• Gas other than oxygen
  • A liquid that contains a suspended or dissolved solids
  • Clinical wastes
  • Industrial wastes
  • Oil, including petroleum or vegetable-based oil
  • Paint, paint scrapings or residues, pain sludge, water used diluting paint or washing painting utensils, and waster from paint stripping
  • Waste and waste water, generated from outdoor cleaning
  • Glass, metal parts, paper, piping, plastic and scrap metal
  • Waste generated from repairing or servicing motor vehicles

What you can do to help care for our waterways

The Brisbane City Council suggests the following to help keep our waterways clean:

  • Need a car wash? You may wash your car on the grass or go to a car wash. This way you help keep soap and suds out of the stormwater drain.
  • When there is a heavy downpour, prevent dog waste or any animal manure from running off into our waterways or stormwater drains.
  • Dispose of hazardous wastes properly and out of the drain
  • Don’t let erosion and sediment get their way into waterways
  • Don’t litter. Your rubbish should always go into the trash bin.
  • If you have to, use fertilisers and garden chemicals sparingly
  • Do not dump unwanted fish into waterways or flush them in your toilet. Aside from the  fact that it is not a humane way of getting rid of your aquarium, these fish can also be invasive and destroy ecosystems.
  • Report any information about stormwater pollution.

Mark Your Calendars! Bridge to Brisbane Fun Run to Return in August

Did you know that the Bridge to Brisbane fun run event, spanning several suburbs including Eagle Farm, is finally returning to Queensland? 

Scheduled for the 29th of August 2021, the Bridge to Brisbane fun run is returning to Queensland for its 25th anniversary — and what better way to celebrate than to take its runners back to the course that started it all: the Gateway Bridge?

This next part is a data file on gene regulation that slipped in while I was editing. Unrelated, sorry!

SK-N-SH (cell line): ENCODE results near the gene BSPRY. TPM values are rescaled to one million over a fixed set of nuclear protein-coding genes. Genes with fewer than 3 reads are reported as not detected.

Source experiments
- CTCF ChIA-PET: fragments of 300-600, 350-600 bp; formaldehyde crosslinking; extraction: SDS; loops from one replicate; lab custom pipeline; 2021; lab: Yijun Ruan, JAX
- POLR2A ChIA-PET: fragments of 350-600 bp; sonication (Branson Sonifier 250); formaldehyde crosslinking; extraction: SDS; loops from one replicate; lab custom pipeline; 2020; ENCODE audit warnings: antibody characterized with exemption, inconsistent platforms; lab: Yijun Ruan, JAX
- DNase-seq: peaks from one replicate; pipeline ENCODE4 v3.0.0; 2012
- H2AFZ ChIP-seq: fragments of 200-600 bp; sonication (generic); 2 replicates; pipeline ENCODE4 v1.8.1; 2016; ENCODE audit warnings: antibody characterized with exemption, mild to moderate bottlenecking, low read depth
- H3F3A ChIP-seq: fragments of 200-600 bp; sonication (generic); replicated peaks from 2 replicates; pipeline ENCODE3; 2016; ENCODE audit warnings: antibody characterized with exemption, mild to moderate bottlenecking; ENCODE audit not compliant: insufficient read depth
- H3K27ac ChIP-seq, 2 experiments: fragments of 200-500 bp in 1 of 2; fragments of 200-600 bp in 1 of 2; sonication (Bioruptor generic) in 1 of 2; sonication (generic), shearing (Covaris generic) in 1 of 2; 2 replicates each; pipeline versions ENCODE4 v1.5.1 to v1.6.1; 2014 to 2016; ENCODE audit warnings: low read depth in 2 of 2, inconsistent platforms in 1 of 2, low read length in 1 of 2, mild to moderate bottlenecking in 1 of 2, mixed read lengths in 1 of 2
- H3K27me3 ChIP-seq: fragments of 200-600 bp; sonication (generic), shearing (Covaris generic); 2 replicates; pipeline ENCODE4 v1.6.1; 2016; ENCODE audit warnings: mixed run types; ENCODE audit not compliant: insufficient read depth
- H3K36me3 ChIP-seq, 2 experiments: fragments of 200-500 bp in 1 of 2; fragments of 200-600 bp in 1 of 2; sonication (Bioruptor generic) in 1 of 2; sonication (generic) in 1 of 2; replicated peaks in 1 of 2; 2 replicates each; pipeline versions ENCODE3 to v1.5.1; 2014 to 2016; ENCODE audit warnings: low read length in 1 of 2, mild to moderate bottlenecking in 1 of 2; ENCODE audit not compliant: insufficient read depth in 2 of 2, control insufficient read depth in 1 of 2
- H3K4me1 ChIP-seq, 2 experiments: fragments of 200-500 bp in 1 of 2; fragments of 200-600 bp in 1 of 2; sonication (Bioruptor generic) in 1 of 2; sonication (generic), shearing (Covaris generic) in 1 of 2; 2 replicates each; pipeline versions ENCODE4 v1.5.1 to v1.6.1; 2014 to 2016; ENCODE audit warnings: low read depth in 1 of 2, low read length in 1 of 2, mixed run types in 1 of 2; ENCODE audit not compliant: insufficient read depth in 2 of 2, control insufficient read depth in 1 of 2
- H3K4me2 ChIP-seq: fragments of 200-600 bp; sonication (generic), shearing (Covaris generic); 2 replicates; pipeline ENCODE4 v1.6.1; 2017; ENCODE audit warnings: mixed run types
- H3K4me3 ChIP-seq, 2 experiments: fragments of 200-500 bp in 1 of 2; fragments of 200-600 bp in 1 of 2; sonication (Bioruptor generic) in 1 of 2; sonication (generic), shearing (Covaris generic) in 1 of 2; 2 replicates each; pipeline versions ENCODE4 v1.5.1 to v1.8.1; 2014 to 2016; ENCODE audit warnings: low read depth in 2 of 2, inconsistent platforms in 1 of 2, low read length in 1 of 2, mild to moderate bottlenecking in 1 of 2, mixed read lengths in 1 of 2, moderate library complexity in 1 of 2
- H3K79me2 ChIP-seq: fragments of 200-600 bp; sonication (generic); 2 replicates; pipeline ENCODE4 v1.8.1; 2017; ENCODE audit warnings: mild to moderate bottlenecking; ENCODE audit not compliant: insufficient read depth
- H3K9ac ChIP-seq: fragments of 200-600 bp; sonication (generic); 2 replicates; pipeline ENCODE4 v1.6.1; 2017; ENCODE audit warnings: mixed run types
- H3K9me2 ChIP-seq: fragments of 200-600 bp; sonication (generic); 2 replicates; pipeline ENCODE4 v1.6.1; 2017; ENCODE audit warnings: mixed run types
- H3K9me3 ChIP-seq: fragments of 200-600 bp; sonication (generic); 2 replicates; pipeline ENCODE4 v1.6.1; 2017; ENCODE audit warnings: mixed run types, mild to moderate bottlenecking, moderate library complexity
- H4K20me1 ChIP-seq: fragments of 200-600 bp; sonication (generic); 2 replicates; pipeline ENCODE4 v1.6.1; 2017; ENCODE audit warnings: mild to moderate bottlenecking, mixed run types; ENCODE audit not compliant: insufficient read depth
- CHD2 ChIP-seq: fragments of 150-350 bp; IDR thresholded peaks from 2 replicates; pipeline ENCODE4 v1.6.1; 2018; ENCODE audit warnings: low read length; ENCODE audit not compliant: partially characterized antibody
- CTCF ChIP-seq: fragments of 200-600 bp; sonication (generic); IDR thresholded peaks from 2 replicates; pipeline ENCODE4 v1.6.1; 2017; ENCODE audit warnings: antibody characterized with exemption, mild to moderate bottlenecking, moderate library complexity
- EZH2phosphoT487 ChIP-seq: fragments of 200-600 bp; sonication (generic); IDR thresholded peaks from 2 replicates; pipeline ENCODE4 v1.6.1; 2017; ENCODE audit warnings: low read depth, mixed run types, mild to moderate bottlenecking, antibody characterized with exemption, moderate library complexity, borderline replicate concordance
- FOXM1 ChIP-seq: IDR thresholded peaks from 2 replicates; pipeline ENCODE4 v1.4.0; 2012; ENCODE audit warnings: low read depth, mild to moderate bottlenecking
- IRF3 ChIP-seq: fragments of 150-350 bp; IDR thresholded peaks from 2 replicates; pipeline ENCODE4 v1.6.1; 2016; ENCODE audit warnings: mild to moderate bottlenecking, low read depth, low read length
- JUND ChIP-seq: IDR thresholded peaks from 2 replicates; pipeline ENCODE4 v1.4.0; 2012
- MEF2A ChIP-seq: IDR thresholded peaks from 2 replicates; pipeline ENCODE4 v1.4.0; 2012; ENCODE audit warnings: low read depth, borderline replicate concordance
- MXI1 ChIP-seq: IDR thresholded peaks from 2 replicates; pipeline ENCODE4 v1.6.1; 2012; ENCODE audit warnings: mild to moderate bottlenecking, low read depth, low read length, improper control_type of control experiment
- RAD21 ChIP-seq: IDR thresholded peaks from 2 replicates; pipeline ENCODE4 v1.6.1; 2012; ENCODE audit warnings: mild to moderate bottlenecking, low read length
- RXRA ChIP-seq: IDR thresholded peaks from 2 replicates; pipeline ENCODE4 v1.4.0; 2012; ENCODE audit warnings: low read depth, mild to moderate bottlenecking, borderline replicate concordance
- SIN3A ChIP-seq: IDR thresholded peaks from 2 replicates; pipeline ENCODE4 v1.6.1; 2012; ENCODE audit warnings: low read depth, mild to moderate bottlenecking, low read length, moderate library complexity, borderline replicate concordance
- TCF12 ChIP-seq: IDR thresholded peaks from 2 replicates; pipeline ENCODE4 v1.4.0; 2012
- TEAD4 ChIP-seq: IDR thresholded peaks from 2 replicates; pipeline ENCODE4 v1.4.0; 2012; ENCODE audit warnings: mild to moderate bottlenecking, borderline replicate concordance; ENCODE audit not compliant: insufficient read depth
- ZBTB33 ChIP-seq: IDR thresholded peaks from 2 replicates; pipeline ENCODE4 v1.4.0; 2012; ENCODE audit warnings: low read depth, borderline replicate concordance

For 18 years, between the event’s launch in 1997 to 2015, Bridge to Brisbane’s route consisted of a run across the Sir Leo Hielscher Bridges, or as it’s more commonly known, the Gateway Bridge. It had only changed locations in the past decade due to construction in Kingsford Smith Drive, however runners will finally be able to experience the original route once again.

As always, participants of the fun run are encouraged to wear colourful and zany costumes at the event, such as these runners from a previous year. 

As part of the events, two routes will be available, with the primary route being 10 kilometres long, and the secondary route 4.5 kilometres long. Each one offers their own distinct sights and paths, with both culminating at the Brisbane Showgrounds. 

Those who take the primary route will be given the opportunity to run 1.6 kilometres over the length of the Gateway Bridge — one that hasn’t arisen in roughly six years. The 10-km course will start runners off at the iconic bridge before bringing them across Kingsford Smith Drive, and finally ending at the Brisbane Showgrounds. 

The 10km route.
Photo credit: Google Maps

The 4.5km route, on the other hand, will start from Hercules Park in Hamilton and make their way towards the Brisbane Showgrounds. Note that with this route, runners will be unable to make their way across the Gateway Bridge. 

The 4.5km route.
Photo credit: Google Maps

To learn more about the fun run, visit the Bridge to Brisbane website here. Follow their social media pages on Facebook and Instagram for the latest updates concerning the event, as well as any other special announcements.